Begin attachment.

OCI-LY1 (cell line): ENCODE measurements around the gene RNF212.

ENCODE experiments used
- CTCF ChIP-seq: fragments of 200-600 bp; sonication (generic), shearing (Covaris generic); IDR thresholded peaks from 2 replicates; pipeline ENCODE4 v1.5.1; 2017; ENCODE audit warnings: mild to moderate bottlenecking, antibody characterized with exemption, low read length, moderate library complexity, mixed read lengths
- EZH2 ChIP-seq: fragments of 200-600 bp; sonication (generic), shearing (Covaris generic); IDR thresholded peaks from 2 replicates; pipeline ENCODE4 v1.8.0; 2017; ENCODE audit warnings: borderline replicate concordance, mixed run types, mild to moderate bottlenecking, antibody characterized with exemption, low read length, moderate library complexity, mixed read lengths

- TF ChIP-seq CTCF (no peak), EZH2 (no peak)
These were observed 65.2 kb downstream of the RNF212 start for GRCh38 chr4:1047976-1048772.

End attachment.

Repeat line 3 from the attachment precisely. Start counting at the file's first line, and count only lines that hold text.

- CTCF ChIP-seq: fragments of 200-600 bp; sonication (generic), shearing (Covaris generic); IDR thresholded peaks from 2 replicates; pipeline ENCODE4 v1.5.1; 2017; ENCODE audit warnings: mild to moderate bottlenecking, antibody characterized with exemption, low read length, moderate library complexity, mixed read lengths